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Girlfriends: The Second Season

Score: 95%
Rating: Not Rated
Publisher: Paramount
Region: 1
Media: DVD/3
Running Time: 7 Hrs., 50 Mins.
Genre: Comedy/Drama/TV Series
Audio: Dolby Digital: English Stereo

Subtitles: None.


  • We All Fall Down: A Closer Look at "Trick or Truth?"
  • Creating the Show
  • Getting the Girls Together
  • Episode Guide

First off, I had never seen the show Girlfriends prior to reviewing Girlfriends: The Second Season. Since I had never been a fan of shows like Living Single, I was somewhat apprehensive as I assumed Girlfriends would simply be a more updated version of one of those type shows. Boy was I wrong!

This show is absolutely hysterical. I had more laugh-out-loud moments while watching this season that I can count. Brought to us by Kelsey Grammer (Cheers, Frasier), Girlfriends is a comedy about a group of four stylish and sophisticated black women living in Los Angeles and how they tackle the ups and downs of life and love.

Joan (Tracee Ellis Ross, daughter of Diana Ross) is a successful attorney, but one who is filled with self-doubt and is the consummate people-pleaser. Her best friend since childhood is Toni Childs, real estate extraordinaire who is completely selfish, self-absorbed and childish. She speaks of herself in the third person constantly, but she is pretty funny to watch. They are joined by Mara (Golden Brooks), who is Joan's razor-tongued secretary and the only one of the group who is married and has a child. Finally, there is sexually-liberated Lynn, who has five college degrees and no job.

Having not seen the first season, I was a bit lost at first, but the inital episode of Season Two does a fair job of catching you up. Toni cheated on her fiance and Joan accidentally spilled the beans, so we start the season with Joan walking into her home to find her boyfriend Sean, a recovering sex-addict, wrapped in a towel and her best friend Toni, scantily clad on the couch. Joan immediately realizes that Toni was trying to set her up and hurt her and this begins a major story arc for the season - Toni is bad for Joan and she needs to be cut out of her life.

As things progress, Joan begins losing her hair from the stress, seeks the assistance of a therapist (Fred Willard) and eventually does kick Toni out of her life. A pivotal episode occurs when Toni asks for Joan and God's forgiveness in a rather moving church meeting. Joan will need Toni's support, as well as the other girl's, as she breaks up with Sean mid-season. As the girls reconcile, Mara begins to have troubles in her marriage. Her husband, Darnelle, is a blue-collar man and doesn't like her hanging around with her girlfriends because he says she is changing. He doesn't want her to go back to school because he wants to start his own business first. All of the turmoil sends Mara into the figurative arms of a handsome newcomer to L.A., Stan. Over the course of several episodes, Mara develops strong feelings for Stan, and is emotionally cheating on Darnelle. Eventually they kiss and he is a bad kisser, so she dumps him, getting Lynn to do her dirty work by telling him. Stan retaliates by becoming best buddies with Darnelle and is constantly threatening to tell Mara's secret. Eventually, Stan decides to leave her be, but not before the riveting season finale where Darnelle learns of Mara's unfaithfulness and kicks her out.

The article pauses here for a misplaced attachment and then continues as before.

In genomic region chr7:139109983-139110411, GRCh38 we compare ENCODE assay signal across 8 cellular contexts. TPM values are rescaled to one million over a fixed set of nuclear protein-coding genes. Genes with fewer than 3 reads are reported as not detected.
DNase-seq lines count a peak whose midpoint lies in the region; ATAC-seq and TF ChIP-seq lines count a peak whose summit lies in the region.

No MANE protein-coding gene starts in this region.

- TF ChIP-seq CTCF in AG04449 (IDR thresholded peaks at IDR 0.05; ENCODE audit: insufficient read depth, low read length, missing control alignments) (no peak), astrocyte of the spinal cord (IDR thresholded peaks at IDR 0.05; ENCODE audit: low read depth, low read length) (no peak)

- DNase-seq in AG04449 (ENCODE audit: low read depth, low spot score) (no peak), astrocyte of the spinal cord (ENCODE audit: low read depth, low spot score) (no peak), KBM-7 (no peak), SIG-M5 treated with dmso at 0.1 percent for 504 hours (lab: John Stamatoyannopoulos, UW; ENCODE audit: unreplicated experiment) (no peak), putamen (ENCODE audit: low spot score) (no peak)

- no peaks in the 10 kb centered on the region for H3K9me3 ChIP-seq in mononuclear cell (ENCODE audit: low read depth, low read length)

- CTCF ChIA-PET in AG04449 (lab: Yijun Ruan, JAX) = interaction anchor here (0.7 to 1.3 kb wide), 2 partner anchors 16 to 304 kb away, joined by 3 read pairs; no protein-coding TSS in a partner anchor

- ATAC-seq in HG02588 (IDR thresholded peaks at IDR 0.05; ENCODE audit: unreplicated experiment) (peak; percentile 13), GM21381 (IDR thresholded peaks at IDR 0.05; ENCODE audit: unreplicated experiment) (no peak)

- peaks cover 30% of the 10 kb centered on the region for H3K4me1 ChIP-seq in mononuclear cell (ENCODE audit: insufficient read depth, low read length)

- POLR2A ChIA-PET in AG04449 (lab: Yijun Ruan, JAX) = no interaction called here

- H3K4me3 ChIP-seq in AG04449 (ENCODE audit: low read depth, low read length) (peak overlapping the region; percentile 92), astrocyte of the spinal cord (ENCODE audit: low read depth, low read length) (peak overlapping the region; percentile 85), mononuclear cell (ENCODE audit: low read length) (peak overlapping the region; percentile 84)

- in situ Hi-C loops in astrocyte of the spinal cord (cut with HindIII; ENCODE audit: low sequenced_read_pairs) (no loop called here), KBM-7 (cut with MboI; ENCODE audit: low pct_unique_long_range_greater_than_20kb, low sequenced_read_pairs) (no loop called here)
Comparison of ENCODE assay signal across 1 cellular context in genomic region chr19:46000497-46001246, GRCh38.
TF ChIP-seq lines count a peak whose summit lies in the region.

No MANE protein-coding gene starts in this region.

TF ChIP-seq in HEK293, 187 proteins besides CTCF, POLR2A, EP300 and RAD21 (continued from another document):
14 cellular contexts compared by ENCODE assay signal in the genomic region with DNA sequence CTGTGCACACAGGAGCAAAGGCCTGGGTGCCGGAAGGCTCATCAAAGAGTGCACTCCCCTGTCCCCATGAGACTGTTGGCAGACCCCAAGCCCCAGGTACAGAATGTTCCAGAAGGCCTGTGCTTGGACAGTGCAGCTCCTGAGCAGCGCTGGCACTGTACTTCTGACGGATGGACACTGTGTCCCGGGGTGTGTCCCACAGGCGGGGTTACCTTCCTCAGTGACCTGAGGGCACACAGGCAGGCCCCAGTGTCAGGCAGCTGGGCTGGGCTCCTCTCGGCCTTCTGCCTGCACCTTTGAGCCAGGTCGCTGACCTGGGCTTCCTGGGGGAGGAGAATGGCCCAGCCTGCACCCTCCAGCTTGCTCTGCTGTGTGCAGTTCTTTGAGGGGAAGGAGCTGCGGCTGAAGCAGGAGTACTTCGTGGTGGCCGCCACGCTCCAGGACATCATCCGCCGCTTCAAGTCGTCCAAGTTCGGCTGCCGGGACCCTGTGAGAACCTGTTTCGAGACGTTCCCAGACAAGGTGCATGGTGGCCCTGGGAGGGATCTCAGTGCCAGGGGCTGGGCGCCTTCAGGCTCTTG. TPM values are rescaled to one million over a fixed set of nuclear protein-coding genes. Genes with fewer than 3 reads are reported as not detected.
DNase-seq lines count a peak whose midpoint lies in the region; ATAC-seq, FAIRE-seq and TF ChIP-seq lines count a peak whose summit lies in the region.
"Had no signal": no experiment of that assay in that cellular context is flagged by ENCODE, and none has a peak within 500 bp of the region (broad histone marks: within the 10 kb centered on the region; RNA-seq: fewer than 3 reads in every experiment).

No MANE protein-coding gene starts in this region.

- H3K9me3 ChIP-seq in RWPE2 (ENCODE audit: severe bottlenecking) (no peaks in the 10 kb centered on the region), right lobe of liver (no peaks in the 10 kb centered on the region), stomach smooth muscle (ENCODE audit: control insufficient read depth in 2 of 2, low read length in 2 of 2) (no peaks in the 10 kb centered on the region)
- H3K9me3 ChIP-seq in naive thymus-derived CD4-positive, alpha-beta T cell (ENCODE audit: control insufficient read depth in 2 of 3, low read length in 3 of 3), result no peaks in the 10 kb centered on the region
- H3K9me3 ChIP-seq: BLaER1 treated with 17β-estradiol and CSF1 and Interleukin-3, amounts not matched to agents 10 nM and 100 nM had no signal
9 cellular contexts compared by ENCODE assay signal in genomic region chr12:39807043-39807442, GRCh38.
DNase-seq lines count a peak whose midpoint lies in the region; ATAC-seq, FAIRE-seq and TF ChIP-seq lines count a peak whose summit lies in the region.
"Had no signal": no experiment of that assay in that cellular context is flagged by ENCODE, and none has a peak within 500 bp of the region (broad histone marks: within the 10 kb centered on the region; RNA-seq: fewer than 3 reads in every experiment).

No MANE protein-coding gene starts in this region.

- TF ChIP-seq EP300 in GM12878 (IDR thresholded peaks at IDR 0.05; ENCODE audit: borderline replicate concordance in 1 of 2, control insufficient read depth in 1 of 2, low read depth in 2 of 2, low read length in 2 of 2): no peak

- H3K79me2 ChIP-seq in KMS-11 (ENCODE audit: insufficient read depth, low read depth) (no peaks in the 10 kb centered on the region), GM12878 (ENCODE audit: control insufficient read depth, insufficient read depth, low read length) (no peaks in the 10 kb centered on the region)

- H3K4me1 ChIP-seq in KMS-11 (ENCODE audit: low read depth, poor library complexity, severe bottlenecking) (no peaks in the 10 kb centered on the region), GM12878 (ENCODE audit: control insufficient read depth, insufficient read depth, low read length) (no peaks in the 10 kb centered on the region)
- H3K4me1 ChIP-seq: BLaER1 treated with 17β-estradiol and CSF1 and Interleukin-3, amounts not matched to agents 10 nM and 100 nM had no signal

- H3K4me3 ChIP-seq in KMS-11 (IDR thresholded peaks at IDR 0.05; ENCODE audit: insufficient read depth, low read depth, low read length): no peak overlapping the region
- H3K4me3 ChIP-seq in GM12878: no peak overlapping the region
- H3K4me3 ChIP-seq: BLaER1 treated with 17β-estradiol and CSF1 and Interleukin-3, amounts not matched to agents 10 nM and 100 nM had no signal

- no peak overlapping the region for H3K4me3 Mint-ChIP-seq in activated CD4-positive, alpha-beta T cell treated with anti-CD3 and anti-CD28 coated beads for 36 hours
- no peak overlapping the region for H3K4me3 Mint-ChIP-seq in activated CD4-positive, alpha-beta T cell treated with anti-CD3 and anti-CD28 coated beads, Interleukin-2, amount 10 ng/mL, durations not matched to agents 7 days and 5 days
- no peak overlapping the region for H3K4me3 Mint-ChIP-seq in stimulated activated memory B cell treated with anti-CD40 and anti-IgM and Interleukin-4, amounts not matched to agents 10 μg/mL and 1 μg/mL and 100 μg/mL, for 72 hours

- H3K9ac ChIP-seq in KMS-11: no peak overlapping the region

In the meantime, Toni reconnects with her fiance only to find him sleeping with another woman in her own home. Turns out he just wanted to hurt her and get his revenge. It is at this point that she and Joan reconcile. Lynn, after meeting Voscoe in Jamaica at the end of Season One, brings him to L.A., sneaking him into Joan's house to live. They eventually get caught and move into Mara's mother's garage. Lynn gets a job at the sushi place the girls frequent and Voscoe never gets a job, much to Lynn's chagrin.

The funniest character in the show is William (Reggie Hayes), a straight-laced Bryant Gumble type who is an attorney working with Joan. He has his share of turmoil as he plans his wedding to Yvonne, demands that she quit her job as a cop, buys a house to surprise her, and eventually gets left at the alter by her. This guy is a complete scene-stealer and a brilliant comedic actor.

The chemistry between all of the actors is just amazing and the dialogue is fantastic. This show pulls no punches when it comes to the raunchy humor, but it's funny stuff if you are an adult. In fact, it's freakin' hilarious. There are a couple of special features that are nice for fans that tell you how the show got started, how the actors were selected and talks about the pivotal episode, Trick or Truth, where Toni's ex-fiance exacts his revenge. The thing with Girlfriends is that they will mention something in one episode and keep referring back to it in future episodes. So when you miss a week or two, you miss a lot.

Even if you are not a fan of the show, Girlfriends: The Second Season is worth picking up if you enjoy funny, sophisticated and sometimes raunchy humor. Highly recommended.

-Psibabe, GameVortex Communications
AKA Ashley Perkins

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